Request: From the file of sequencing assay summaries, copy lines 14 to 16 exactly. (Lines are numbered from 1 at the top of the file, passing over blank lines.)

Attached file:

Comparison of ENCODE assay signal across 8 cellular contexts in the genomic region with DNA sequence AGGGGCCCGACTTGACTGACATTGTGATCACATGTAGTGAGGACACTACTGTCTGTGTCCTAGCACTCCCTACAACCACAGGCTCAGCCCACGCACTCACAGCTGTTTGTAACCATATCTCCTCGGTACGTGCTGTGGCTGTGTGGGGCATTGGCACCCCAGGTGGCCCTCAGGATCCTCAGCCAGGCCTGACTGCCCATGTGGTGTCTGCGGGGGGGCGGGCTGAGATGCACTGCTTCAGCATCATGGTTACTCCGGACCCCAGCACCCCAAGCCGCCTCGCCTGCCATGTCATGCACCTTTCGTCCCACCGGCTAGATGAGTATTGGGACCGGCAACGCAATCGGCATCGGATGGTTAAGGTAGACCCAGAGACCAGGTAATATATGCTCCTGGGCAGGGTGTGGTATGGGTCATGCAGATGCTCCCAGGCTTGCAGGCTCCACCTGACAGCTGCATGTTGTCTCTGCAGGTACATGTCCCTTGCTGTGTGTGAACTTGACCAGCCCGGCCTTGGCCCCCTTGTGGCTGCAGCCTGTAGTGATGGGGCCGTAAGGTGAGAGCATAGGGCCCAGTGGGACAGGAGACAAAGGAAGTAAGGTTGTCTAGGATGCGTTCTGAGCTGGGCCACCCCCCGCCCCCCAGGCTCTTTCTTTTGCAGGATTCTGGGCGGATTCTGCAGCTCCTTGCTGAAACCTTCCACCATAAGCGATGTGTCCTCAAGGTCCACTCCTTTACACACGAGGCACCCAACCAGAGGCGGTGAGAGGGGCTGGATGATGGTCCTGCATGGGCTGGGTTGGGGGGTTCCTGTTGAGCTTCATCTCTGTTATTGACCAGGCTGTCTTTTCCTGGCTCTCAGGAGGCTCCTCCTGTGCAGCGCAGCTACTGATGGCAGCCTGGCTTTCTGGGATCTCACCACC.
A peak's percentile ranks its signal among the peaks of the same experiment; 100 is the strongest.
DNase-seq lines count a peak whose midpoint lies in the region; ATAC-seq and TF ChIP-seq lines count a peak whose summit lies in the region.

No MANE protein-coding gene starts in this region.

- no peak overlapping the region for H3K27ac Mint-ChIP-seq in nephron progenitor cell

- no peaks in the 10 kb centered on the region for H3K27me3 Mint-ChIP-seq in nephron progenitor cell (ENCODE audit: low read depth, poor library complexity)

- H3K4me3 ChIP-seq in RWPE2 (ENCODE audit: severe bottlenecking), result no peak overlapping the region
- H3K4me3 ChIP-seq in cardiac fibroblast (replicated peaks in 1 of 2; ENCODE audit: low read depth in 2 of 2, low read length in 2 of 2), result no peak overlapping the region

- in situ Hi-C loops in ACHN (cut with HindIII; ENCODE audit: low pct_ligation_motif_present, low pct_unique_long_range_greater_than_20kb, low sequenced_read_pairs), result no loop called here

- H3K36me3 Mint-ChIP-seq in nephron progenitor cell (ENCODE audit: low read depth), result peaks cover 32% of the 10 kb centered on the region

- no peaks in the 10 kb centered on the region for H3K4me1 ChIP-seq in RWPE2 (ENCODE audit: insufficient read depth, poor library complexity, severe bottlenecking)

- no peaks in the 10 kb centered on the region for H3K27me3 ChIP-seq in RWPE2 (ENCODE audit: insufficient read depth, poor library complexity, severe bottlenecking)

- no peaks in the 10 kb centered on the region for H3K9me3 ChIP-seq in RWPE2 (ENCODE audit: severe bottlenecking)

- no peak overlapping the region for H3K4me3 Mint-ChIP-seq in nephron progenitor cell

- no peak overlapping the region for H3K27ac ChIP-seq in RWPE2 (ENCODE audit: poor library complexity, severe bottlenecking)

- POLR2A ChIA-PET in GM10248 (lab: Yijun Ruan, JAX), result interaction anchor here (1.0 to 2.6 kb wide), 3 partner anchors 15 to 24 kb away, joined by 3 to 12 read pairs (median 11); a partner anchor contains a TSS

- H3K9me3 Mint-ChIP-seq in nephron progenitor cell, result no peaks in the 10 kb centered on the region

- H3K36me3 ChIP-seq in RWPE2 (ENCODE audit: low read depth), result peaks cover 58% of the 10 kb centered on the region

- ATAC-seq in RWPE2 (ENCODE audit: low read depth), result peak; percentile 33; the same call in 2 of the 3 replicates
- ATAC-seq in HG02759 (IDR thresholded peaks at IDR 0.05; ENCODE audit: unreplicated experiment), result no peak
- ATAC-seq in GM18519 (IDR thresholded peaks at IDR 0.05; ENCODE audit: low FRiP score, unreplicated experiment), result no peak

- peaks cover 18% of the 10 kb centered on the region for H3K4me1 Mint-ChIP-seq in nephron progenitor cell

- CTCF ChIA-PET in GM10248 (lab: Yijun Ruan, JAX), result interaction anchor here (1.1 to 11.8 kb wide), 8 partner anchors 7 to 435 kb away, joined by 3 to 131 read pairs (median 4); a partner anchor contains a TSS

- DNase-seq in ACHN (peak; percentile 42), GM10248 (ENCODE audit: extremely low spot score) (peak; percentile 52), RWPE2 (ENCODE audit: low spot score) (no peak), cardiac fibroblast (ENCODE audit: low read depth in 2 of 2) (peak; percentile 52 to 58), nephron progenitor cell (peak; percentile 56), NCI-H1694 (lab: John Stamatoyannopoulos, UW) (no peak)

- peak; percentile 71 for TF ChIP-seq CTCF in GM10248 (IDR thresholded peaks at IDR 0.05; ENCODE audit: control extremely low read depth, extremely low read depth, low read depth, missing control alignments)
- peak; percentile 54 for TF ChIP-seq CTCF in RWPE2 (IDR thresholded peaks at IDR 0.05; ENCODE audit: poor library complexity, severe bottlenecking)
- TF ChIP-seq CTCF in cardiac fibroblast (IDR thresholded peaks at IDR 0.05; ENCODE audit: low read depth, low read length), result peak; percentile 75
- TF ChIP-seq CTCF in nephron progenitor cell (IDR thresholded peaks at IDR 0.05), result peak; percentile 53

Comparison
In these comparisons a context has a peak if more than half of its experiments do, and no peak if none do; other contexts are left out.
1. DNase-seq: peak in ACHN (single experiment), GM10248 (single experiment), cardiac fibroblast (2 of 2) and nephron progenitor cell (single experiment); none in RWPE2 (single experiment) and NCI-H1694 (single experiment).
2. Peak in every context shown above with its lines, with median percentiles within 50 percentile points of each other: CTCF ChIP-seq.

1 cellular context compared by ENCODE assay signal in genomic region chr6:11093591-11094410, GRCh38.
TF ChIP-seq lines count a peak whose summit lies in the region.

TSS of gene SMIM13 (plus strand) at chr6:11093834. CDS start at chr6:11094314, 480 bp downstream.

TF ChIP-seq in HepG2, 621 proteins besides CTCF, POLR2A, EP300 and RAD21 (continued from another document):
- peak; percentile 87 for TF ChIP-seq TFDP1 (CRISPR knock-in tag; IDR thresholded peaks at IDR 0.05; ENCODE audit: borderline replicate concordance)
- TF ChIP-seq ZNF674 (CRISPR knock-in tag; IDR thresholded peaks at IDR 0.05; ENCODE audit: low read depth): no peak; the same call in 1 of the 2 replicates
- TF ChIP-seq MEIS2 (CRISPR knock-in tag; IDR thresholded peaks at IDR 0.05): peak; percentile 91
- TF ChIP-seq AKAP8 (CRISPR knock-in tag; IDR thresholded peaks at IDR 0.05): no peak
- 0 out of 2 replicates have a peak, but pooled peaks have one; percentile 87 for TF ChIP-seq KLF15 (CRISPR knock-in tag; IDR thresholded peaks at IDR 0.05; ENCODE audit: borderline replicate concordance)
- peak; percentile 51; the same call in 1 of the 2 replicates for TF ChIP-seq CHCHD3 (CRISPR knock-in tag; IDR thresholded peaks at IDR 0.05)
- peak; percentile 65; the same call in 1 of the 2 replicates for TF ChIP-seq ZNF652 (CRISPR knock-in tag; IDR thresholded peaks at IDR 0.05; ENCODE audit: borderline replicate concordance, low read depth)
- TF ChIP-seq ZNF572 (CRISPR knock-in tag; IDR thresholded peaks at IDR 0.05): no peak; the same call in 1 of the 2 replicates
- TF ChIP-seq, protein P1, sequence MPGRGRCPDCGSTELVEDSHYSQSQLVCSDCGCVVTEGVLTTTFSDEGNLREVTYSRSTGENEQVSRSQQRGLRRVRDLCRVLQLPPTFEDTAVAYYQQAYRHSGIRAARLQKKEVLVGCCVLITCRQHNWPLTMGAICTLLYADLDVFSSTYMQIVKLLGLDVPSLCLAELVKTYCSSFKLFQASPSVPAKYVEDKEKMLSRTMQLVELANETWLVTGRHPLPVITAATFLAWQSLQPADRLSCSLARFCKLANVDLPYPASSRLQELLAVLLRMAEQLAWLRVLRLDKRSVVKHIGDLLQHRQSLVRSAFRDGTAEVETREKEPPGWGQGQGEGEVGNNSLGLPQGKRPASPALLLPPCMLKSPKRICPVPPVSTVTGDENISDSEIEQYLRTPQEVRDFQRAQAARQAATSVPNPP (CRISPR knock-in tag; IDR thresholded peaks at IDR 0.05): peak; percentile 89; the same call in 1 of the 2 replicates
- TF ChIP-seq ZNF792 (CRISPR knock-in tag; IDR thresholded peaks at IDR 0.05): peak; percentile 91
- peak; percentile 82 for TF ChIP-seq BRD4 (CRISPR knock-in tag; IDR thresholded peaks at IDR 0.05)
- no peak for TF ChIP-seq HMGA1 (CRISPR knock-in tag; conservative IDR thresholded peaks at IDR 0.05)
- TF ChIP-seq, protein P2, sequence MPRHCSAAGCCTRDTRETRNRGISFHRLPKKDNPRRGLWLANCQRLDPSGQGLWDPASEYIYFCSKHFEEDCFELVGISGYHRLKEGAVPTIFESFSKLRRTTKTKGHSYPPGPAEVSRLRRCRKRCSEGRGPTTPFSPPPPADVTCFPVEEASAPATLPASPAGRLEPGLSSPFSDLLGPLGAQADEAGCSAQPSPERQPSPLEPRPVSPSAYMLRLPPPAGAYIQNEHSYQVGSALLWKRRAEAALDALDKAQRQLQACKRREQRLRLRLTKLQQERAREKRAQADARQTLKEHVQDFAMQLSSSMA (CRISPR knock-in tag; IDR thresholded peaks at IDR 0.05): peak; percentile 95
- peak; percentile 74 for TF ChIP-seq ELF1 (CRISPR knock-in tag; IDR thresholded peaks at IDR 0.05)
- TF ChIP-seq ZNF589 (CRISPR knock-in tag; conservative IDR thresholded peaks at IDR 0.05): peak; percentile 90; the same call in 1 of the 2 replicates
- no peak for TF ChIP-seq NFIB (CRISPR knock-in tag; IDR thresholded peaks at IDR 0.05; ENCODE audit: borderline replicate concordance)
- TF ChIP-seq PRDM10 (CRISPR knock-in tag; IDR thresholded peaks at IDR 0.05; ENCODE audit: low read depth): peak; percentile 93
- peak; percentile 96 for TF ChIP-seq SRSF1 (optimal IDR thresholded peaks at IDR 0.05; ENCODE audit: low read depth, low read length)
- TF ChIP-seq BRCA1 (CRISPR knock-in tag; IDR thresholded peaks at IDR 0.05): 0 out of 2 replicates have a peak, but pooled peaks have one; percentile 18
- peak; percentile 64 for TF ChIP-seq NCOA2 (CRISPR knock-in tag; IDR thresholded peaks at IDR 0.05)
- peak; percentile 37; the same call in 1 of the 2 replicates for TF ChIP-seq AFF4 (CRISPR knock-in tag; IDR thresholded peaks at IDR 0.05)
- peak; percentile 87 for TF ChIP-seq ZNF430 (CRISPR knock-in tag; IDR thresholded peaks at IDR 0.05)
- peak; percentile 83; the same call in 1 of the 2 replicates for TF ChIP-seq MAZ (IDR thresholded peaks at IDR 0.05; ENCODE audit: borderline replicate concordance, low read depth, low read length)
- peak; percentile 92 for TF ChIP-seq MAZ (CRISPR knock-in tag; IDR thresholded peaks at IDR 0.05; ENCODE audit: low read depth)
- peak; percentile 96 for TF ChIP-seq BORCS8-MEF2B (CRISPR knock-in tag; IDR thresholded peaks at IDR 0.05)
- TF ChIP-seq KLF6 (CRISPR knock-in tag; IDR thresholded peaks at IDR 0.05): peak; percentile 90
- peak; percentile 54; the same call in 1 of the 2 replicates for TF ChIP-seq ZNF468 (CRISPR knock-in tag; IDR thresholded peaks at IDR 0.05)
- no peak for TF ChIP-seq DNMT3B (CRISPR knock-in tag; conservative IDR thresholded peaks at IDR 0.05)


- no peak overlapping the region for H3K4me3 Mint-ChIP-seq in nephron progenitor cell

- no peak overlapping the region for H3K27ac ChIP-seq in RWPE2 (ENCODE audit: poor library complexity, severe bottlenecking)

- POLR2A ChIA-PET in GM10248 (lab: Yijun Ruan, JAX), result interaction anchor here (1.0 to 2.6 kb wide), 3 partner anchors 15 to 24 kb away, joined by 3 to 12 read pairs (median 11); a partner anchor contains a TSS